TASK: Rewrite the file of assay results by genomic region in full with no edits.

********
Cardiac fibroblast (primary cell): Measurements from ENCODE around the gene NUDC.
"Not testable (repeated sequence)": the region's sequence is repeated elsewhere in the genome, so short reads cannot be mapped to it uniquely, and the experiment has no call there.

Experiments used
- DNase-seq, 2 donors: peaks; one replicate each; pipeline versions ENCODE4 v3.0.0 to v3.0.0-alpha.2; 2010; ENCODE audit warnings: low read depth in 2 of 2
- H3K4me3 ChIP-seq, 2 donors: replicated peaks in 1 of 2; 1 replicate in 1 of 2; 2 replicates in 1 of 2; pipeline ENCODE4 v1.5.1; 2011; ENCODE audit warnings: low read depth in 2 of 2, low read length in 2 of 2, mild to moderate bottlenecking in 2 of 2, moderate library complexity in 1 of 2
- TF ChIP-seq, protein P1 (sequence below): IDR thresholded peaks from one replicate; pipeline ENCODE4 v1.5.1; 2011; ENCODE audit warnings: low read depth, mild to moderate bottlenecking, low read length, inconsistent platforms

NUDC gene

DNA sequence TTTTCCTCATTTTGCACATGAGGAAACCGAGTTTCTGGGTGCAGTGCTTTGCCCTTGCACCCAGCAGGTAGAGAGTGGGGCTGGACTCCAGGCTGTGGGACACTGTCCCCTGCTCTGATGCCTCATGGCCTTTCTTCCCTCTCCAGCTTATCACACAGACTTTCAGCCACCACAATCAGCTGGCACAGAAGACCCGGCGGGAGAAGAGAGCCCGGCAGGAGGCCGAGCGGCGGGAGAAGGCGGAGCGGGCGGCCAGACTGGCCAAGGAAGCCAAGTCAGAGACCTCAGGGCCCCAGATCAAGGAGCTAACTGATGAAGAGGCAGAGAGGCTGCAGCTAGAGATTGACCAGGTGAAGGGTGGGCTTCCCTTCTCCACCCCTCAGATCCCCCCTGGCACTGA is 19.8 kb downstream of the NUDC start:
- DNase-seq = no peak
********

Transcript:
Cardiac fibroblast (primary cell): Measurements from ENCODE around the gene NUDC.
"Not testable (repeated sequence)": the region's sequence is repeated elsewhere in the genome, so short reads cannot be mapped to it uniquely, and the experiment has no call there.

Experiments used
- DNase-seq, 2 donors: peaks; one replicate each; pipeline versions ENCODE4 v3.0.0 to v3.0.0-alpha.2; 2010; ENCODE audit warnings: low read depth in 2 of 2
- H3K4me3 ChIP-seq, 2 donors: replicated peaks in 1 of 2; 1 replicate in 1 of 2; 2 replicates in 1 of 2; pipeline ENCODE4 v1.5.1; 2011; ENCODE audit warnings: low read depth in 2 of 2, low read length in 2 of 2, mild to moderate bottlenecking in 2 of 2, moderate library complexity in 1 of 2
- TF ChIP-seq, protein P1 (sequence below): IDR thresholded peaks from one replicate; pipeline ENCODE4 v1.5.1; 2011; ENCODE audit warnings: low read depth, mild to moderate bottlenecking, low read length, inconsistent platforms

NUDC gene

DNA sequence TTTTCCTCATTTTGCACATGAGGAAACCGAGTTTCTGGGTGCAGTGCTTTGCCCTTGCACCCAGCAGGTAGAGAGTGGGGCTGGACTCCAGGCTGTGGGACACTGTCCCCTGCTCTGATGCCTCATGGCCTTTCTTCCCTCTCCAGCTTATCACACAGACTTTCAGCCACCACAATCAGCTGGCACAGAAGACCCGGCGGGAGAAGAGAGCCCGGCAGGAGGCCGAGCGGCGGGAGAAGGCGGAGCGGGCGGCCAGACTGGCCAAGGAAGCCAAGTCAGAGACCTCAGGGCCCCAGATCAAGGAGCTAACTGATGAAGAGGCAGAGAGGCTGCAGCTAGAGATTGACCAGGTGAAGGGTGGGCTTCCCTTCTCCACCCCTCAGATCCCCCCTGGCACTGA is 19.8 kb downstream of the NUDC start:
- DNase-seq = no peak